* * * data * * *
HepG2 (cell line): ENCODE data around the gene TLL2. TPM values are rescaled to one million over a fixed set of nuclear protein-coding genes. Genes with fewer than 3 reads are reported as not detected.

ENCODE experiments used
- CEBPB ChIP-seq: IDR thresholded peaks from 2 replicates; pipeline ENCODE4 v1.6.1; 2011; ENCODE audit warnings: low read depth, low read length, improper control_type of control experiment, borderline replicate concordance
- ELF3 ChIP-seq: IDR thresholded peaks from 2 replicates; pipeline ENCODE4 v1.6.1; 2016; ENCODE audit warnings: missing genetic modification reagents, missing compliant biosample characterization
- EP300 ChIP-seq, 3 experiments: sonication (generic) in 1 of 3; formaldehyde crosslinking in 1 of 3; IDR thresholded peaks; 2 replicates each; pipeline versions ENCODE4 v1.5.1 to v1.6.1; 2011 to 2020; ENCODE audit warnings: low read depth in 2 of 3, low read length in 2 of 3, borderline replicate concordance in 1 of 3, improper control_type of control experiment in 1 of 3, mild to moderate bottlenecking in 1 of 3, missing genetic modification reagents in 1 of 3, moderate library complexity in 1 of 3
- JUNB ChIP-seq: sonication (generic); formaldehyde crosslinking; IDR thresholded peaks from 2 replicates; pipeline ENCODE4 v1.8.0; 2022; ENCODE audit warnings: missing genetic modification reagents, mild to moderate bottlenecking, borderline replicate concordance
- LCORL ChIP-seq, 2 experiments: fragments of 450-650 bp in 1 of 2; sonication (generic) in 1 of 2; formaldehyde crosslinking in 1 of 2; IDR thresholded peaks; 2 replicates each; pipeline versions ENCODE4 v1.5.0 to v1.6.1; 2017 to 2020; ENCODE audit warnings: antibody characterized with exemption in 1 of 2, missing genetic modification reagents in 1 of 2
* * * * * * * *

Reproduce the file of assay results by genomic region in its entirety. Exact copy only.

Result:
HepG2 (cell line): ENCODE data around the gene TLL2. TPM values are rescaled to one million over a fixed set of nuclear protein-coding genes. Genes with fewer than 3 reads are reported as not detected.

ENCODE experiments used
- CEBPB ChIP-seq: IDR thresholded peaks from 2 replicates; pipeline ENCODE4 v1.6.1; 2011; ENCODE audit warnings: low read depth, low read length, improper control_type of control experiment, borderline replicate concordance
- ELF3 ChIP-seq: IDR thresholded peaks from 2 replicates; pipeline ENCODE4 v1.6.1; 2016; ENCODE audit warnings: missing genetic modification reagents, missing compliant biosample characterization
- EP300 ChIP-seq, 3 experiments: sonication (generic) in 1 of 3; formaldehyde crosslinking in 1 of 3; IDR thresholded peaks; 2 replicates each; pipeline versions ENCODE4 v1.5.1 to v1.6.1; 2011 to 2020; ENCODE audit warnings: low read depth in 2 of 3, low read length in 2 of 3, borderline replicate concordance in 1 of 3, improper control_type of control experiment in 1 of 3, mild to moderate bottlenecking in 1 of 3, missing genetic modification reagents in 1 of 3, moderate library complexity in 1 of 3
- JUNB ChIP-seq: sonication (generic); formaldehyde crosslinking; IDR thresholded peaks from 2 replicates; pipeline ENCODE4 v1.8.0; 2022; ENCODE audit warnings: missing genetic modification reagents, mild to moderate bottlenecking, borderline replicate concordance
- LCORL ChIP-seq, 2 experiments: fragments of 450-650 bp in 1 of 2; sonication (generic) in 1 of 2; formaldehyde crosslinking in 1 of 2; IDR thresholded peaks; 2 replicates each; pipeline versions ENCODE4 v1.5.0 to v1.6.1; 2017 to 2020; ENCODE audit warnings: antibody characterized with exemption in 1 of 2, missing genetic modification reagents in 1 of 2